I sipped my coffee, tiredly waiting for the caffeine to hit my system, and watched while my daughter scurried around the kitchen, retrieving her items from every counter to fill her backpack. My teenagers know mom’s not a morning person and can luckily fend for themselves for breakfast while I attempt consciousness.
Although my eyes were barely open, my ears perked up to a low, deep, whoo-ing sound outside the window. I tiptoed quietly outside to the deck, not to disturb the preparations of the morning, and also whatever was making the sound.
There, high up in the cottonwood tree, silhouetted in black against the dim blue, early morning sky, I spied the telltale pointed ears of a Great Horned Owl. Even from my vantage point I could tell he was of considerable size. The long, low whoo, whoo continued. Nighttime is his comfort zone and he was ready to make his exit with the day arriving soon.
As our dog barked to go outside, the Great Horned owl took flight, it’s large wingspan unfurling into the brightening sky. As I held the leash while my doodle found a suitable spot, I heard my neighbor’s new rooster cock-a-doodle-do-ing. His crow harkened a new day, waking up the neighborhood.
The owl was exiting his night, and the rooster was entering his day.
Exits and entrances.
Our God is a God of order. All of nature follows the rules He has put in place. The owl knows when his night shift is over, and the rooster instinctively crows at the crack of dawn, awaking all to the day. If God watches over the exits and entrances of this animal kingdom, how much more must He care about our human exits and entrances, since we are made in His image, His most precious creation?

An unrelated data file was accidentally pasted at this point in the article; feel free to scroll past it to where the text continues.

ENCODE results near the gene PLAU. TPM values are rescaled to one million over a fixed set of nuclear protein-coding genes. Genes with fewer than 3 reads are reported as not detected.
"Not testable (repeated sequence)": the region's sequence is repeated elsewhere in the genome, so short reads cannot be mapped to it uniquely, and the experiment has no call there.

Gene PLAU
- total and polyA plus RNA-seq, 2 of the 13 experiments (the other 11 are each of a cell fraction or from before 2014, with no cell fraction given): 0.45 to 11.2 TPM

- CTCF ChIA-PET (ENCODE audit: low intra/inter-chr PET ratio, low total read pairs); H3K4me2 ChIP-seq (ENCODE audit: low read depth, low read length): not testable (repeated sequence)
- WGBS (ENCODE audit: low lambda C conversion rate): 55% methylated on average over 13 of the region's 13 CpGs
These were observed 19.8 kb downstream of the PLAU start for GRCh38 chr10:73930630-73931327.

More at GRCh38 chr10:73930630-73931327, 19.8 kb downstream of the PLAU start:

Psalm 121 says,
I lift up my eyes to the hills, where does my help come from? My help comes from the Lord, maker of heaven and earth. He will not let your foot slip—he who watches over you will not slumber; indeed he who watches over Israel will not slumber nor sleep. […] The Lord will keep you from all harm—he will watch over your life; the Lord will watch over your coming and going, both now and forevermore.
This chapter first became meaningful to me on a college trip to Europe. My passport had been stolen and I had to stay by myself in a foreign country with strangers until the paperwork was resolved. My parents had no idea of my situation.
It was just me and the Lord.
God assured me through this psalm that He was watching over my coming and going, my exits and entrances across borders of countries where I didn’t know a soul, on trains where I wasn’t sure I’d be able to understand the language enough to get off at the planned stop. Trusting my welfare to strangers, because I had no other choice. Which is a lot of trust for a girl that grew up in a tough, inner-city environment.
So when I heard the owl asking “whoo, whoo” the other morning, I was reminded to answer, “You, Lord.”
You know what I am exiting at this stage of my life, and You know what You want me to enter. A difficult year is ending, and a new year is beginning.
Exits and entrances. The rooster is harkening a new day, and I am assured that my God is ordering it all.